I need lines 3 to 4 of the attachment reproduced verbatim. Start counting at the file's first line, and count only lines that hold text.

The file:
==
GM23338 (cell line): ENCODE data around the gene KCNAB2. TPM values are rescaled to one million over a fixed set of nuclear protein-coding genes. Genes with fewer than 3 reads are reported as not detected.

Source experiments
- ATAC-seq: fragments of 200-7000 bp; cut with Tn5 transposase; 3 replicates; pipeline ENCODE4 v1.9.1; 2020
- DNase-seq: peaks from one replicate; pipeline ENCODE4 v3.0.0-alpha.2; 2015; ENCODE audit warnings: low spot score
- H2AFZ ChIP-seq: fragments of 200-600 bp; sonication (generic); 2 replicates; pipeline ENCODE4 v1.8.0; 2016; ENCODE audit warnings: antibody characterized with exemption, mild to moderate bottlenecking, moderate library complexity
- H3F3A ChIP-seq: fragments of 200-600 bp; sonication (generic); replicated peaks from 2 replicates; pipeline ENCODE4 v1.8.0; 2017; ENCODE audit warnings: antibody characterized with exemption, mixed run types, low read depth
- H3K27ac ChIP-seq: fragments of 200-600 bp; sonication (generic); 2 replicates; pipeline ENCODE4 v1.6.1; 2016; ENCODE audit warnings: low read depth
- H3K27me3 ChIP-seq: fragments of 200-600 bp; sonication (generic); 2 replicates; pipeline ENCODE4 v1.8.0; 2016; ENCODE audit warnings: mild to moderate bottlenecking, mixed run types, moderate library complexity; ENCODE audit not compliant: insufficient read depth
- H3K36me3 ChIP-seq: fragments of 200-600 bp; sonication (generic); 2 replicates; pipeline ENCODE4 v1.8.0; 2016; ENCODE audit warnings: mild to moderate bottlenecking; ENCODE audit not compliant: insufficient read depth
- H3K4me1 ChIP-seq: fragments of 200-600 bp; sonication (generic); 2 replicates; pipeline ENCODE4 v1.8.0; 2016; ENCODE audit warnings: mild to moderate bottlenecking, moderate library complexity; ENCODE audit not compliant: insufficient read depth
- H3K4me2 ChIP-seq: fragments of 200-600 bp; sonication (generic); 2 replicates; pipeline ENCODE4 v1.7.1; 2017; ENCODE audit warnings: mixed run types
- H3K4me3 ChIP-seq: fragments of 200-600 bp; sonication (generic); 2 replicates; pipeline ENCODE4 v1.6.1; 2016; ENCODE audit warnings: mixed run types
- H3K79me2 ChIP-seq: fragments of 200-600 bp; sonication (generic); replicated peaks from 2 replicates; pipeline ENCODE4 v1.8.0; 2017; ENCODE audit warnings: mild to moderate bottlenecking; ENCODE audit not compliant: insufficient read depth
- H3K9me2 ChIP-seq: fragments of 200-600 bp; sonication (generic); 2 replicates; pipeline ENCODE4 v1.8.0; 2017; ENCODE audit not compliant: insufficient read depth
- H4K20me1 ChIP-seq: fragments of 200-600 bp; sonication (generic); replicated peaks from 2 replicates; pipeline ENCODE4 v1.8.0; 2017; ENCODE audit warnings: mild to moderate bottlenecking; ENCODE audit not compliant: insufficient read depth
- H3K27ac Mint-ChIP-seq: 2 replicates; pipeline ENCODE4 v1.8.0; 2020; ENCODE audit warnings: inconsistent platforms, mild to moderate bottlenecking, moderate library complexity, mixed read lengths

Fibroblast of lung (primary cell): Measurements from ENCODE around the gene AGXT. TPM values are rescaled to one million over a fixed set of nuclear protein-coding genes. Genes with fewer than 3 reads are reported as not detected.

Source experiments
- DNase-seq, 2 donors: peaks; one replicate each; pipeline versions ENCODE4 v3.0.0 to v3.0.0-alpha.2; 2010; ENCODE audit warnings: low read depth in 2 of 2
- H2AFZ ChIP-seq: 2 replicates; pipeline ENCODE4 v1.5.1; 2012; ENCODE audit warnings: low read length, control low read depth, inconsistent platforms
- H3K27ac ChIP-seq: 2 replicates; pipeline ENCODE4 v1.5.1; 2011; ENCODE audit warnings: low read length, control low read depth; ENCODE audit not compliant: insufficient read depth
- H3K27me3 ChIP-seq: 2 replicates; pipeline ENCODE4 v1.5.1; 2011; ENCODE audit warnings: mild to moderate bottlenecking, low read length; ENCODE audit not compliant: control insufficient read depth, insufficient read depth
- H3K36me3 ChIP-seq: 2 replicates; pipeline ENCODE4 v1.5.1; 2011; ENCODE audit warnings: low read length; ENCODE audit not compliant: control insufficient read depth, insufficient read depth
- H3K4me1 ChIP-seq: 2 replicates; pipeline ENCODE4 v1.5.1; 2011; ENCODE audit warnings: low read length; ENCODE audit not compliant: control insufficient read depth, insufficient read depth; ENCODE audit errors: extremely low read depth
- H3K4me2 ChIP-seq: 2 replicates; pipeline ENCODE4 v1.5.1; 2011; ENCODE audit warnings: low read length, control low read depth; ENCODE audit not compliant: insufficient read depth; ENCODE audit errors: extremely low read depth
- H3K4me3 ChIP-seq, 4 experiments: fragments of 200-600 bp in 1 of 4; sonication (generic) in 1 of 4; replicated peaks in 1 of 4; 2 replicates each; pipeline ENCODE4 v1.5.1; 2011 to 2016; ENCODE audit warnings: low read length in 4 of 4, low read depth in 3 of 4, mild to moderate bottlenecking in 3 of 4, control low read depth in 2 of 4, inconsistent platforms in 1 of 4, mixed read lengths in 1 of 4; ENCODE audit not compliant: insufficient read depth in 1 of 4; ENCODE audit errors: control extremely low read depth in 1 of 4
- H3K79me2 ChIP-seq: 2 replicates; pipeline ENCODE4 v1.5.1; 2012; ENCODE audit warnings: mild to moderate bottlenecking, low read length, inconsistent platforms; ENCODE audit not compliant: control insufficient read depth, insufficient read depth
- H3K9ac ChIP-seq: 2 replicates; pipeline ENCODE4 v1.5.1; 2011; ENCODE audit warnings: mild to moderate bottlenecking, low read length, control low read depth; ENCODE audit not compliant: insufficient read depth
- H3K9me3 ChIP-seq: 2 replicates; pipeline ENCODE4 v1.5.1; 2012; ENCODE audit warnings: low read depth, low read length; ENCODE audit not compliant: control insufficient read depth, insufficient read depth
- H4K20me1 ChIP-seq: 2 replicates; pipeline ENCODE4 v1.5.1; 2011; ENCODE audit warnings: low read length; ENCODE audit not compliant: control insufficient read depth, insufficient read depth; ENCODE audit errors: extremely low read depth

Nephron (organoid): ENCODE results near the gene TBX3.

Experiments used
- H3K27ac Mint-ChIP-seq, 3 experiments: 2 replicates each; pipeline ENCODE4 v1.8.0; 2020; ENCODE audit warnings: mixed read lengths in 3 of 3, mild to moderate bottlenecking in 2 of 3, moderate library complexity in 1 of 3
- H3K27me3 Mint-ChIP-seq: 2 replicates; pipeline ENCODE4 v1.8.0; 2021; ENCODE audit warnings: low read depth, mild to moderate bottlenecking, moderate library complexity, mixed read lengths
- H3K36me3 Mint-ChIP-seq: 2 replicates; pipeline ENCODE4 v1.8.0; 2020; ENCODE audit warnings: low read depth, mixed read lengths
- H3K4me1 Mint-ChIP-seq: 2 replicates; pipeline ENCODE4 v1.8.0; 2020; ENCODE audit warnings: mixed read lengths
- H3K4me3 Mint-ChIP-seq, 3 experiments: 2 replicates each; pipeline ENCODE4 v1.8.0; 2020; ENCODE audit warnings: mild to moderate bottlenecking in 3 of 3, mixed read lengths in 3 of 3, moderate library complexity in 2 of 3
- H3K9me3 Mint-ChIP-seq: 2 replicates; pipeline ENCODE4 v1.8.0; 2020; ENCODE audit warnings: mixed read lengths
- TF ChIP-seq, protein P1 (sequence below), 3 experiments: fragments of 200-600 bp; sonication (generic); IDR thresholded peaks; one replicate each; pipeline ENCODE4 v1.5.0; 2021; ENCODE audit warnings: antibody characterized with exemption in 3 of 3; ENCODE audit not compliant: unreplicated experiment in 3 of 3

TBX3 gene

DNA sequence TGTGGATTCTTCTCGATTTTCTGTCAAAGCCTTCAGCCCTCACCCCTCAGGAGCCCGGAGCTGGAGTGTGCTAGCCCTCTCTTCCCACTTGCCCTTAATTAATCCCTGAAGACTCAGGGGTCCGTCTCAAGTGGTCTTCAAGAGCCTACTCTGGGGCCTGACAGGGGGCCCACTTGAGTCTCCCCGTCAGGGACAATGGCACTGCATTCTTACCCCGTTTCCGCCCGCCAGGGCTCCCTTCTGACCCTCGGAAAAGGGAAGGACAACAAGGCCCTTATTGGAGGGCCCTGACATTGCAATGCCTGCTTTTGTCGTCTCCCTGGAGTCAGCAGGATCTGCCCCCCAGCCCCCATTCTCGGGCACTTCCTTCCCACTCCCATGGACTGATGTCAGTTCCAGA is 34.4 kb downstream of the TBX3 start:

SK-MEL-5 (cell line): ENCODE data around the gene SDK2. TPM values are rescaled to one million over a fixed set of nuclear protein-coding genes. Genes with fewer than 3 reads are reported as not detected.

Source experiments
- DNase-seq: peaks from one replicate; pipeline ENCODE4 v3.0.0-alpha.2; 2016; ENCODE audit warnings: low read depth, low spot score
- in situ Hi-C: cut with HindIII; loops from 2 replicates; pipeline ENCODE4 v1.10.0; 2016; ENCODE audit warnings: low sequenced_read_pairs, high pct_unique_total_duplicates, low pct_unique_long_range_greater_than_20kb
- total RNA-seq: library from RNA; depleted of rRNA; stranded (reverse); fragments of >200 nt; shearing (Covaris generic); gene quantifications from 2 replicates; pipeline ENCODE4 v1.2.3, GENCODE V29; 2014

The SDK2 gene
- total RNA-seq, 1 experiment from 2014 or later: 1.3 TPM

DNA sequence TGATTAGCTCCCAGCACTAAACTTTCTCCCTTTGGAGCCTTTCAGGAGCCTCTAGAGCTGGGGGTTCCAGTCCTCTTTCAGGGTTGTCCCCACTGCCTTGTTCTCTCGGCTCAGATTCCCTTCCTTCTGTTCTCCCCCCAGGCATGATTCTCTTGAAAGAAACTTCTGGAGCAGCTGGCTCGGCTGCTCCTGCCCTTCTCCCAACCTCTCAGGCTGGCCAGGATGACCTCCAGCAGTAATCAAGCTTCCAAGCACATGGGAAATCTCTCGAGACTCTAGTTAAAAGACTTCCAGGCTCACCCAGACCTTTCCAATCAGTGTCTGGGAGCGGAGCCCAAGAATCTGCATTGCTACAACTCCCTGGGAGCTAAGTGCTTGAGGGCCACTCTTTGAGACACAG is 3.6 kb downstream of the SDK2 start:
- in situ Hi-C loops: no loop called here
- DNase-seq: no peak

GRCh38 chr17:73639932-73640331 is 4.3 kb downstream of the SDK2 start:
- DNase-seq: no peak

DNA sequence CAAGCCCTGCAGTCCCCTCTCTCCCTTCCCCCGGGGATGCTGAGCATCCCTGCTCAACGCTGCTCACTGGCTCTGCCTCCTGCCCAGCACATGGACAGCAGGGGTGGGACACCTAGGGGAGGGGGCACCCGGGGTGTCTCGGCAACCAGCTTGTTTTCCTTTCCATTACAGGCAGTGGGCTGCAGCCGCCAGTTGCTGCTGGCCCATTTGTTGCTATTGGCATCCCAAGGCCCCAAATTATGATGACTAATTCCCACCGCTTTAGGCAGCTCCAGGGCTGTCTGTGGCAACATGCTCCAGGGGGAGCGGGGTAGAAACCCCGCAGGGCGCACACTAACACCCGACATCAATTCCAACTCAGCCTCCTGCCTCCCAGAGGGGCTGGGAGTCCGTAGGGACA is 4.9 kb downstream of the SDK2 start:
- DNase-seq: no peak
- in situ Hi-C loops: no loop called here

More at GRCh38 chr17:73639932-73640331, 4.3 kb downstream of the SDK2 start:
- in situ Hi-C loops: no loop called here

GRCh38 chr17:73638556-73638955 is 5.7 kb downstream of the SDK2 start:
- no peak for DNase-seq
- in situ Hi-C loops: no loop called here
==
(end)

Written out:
- ATAC-seq: fragments of 200-7000 bp; cut with Tn5 transposase; 3 replicates; pipeline ENCODE4 v1.9.1; 2020
- DNase-seq: peaks from one replicate; pipeline ENCODE4 v3.0.0-alpha.2; 2015; ENCODE audit warnings: low spot score